• Inland Revenue (IR): The address history table is a summary table in IDI containing a history of address updates (coded to meshblock level) for each individual in IDI. Almost all meshblocks in the address history table (99 percent) come from Inland Revenue data (Gibb & Shrosbree, 2014) and represent the meshblock for the contact address supplied to Inland Revenue. The remaining meshblocks (less than 1 percent) come from postcodes in student loan data, with a meshblock being randomly assigned from within the postcode.
  • National Health Index (NHI): meshblock of residence as recorded when visiting hospital or outpatient clinic.
  • Primary Health Organisation (PHO): meshblock of residence as recorded when visiting a general practitioner.
  • Ministry of Social Development (MSD): meshblock of residence as reported when applying for a working age benefit (not including superannuation).
  • Ministry of Education (MOE): meshblock of residence as reported when enrolling at primary or secondary school (but not tertiary education).

Timestamps in each of these sources were used to select the most recently updated meshblock from each source prior to the reference date. Meshblocks were converted to area units and territorial authorities using standard meshblock concordances from Statistics New Zealand.

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Linking census data and the IDI Linking census data and the IDI

The Census of Population and Dwellings is the official count of people and dwellings in New Zealand. It provides a snapshot of New Zealand at a point in time, and measures social and economic change in New Zealand. The latest census was held in March 2013.

The census aims to count everyone who is in New Zealand on census night. Overseas visitors are included in the census, while New Zealand residents who are not in New Zealand on census night are not included.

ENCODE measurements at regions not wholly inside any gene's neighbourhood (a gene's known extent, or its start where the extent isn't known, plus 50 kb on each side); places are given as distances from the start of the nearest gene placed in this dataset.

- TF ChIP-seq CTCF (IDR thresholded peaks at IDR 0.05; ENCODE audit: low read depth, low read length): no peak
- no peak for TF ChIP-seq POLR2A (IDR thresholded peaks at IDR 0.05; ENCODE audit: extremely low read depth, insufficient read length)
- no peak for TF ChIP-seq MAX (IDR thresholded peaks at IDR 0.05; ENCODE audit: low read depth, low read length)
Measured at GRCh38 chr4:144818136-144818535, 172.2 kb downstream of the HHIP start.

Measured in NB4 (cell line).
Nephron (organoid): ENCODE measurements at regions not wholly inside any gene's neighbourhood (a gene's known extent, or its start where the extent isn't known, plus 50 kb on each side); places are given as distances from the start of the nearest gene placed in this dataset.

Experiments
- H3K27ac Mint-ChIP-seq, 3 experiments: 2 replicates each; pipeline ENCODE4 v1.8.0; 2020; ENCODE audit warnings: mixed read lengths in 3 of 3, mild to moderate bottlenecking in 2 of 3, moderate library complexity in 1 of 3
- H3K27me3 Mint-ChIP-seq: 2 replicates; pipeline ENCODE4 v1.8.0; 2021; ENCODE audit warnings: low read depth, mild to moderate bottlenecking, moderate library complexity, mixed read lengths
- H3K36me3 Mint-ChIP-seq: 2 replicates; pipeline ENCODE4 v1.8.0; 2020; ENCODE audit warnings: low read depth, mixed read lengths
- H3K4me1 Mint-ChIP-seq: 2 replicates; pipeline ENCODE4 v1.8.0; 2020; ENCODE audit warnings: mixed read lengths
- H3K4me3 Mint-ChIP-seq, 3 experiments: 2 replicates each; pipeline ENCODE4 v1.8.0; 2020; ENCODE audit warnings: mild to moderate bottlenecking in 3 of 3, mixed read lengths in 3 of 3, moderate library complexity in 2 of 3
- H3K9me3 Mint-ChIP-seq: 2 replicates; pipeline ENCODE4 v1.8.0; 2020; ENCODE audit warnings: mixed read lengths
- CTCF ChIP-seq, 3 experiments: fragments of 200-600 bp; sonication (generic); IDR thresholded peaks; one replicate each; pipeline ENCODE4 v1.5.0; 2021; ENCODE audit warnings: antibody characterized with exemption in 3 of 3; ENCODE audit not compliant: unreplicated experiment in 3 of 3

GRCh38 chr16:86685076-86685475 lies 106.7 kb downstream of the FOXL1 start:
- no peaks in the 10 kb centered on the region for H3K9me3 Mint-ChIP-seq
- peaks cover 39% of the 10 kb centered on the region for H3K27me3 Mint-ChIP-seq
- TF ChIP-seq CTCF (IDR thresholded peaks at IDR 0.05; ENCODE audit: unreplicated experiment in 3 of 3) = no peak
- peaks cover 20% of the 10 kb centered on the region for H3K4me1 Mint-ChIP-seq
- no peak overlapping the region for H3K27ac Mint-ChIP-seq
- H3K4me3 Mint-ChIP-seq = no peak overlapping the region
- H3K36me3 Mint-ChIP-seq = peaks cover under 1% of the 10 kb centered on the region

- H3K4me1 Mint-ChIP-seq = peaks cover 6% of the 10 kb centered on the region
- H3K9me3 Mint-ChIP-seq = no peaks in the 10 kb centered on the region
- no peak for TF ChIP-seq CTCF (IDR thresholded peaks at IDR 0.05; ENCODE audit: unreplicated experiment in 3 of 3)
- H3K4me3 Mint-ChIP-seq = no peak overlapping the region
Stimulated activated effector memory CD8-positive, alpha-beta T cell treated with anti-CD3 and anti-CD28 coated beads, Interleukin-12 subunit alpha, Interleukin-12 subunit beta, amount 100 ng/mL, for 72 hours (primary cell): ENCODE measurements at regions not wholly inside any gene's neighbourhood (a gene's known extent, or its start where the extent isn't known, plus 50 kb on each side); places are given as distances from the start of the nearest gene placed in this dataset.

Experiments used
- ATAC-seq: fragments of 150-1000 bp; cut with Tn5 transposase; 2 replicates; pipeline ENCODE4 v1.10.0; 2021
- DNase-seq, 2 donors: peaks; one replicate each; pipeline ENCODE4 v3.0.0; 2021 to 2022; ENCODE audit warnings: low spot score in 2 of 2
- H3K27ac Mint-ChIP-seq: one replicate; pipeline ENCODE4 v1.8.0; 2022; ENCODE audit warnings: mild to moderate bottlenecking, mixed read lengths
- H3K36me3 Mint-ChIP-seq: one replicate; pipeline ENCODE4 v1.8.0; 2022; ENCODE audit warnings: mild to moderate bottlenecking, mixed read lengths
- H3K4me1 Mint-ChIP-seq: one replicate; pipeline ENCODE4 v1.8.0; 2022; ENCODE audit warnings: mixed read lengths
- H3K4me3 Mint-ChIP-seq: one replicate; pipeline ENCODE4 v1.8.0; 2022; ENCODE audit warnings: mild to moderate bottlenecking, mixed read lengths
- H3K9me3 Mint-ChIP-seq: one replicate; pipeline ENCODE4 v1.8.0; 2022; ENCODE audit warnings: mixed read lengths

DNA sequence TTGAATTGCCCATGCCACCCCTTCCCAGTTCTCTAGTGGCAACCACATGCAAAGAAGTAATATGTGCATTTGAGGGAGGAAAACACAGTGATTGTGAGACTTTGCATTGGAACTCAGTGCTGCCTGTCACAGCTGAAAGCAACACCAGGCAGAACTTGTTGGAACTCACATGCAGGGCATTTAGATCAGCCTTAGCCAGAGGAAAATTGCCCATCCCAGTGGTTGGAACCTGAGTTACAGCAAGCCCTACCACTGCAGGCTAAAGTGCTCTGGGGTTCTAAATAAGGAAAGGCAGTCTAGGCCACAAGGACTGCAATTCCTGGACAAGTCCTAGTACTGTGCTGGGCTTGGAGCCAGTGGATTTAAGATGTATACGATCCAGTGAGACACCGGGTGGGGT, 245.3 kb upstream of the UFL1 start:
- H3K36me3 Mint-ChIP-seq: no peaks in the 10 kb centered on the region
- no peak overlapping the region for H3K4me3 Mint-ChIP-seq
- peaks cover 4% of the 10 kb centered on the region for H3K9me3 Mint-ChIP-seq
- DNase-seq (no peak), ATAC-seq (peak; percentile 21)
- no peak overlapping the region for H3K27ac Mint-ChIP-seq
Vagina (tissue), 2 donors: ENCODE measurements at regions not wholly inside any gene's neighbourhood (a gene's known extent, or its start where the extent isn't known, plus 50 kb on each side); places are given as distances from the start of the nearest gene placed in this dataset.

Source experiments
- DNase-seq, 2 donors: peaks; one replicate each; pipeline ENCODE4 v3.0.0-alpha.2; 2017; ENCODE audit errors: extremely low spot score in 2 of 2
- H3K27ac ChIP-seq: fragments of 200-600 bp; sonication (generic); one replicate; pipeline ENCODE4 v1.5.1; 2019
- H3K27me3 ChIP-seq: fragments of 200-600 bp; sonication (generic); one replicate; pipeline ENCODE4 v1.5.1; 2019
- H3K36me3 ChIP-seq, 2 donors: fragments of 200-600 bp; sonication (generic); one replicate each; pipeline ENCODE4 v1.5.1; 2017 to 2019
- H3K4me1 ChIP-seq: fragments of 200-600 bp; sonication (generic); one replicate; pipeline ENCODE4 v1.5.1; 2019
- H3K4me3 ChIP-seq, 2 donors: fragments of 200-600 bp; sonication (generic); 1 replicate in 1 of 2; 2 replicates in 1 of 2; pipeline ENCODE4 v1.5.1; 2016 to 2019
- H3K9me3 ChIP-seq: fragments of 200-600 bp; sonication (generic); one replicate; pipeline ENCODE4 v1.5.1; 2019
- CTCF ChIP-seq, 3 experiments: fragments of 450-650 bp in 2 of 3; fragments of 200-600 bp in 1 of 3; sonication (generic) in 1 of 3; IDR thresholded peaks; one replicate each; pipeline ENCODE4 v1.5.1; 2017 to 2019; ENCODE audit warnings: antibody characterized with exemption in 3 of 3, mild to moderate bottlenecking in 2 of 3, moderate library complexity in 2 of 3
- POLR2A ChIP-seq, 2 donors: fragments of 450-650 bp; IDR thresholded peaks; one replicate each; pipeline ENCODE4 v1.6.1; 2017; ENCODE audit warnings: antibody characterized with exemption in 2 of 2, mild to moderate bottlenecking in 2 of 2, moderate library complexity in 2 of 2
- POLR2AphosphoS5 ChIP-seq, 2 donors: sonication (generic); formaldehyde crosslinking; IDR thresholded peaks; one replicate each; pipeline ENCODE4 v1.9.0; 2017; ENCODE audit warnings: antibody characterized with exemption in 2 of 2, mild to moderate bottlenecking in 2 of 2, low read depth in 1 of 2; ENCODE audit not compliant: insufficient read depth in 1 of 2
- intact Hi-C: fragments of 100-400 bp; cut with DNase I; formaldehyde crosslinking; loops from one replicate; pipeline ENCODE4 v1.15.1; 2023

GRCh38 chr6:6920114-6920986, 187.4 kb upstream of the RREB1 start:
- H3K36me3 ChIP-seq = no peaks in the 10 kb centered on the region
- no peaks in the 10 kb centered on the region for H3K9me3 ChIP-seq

To enable individual-level comparisons between the geographic information in the IDI and the geographic information in the census, the census must be linked to the IDI at the individual level. This link was created by Census Transformation in May 2015 (Statistics NZ, 2014c). The linking was done for the purpose of better understanding the coverage and quality of census information in the IDI, and the linked data was only available to approved Statistics NZ staff working on the Census Transformation programme. The linking method used for this paper differed slightly from that being used to link the 2013 Census to the IDI spine for the September 2015 IDI refresh.

The census was linked to the spine of the IDI in the May 2015 refresh. Linking was completed in Quality Stage using probabilistic matching techniques. The variables full name, date of birth, sex, meshblock of usual residence, and country of birth were used in the linkage process. Overall, 94 percent of census records were linked to the IDI. The match rate was higher for NZ usual residents than for overseas visitors, and much better for individuals who had used e-forms (98 percent linked) compared to paper forms (93 percent linked).

Populations for comparison

To enable better comparison of the IDI-ERP and census populations, the following adjustments were made to the populations:

  • overseas visitors were removed from the census population 
  • residents temporarily overseas on census night (RTOs) were removed from the IDI-ERP population 
  • babies born in March 2013 were removed from both populations (as only month and year of birth were available in IDI, so it was not possible to distinguish babies born before 5 March from those born after).

From the above population, individual level comparisons can only be done for those individuals in the IDI-ERP who were able to be linked to their census record and who had a meshblock recorded in both the census and the IDI (n=3,787,700). The population available for individual-level comparisons represented 91 percent of the census population and 86 percent of the IDI-ERP. Unless otherwise stated, all comparisons in this paper are based on the linked population. The reference date used for individual-level comparisons was census night, 5 March 2013.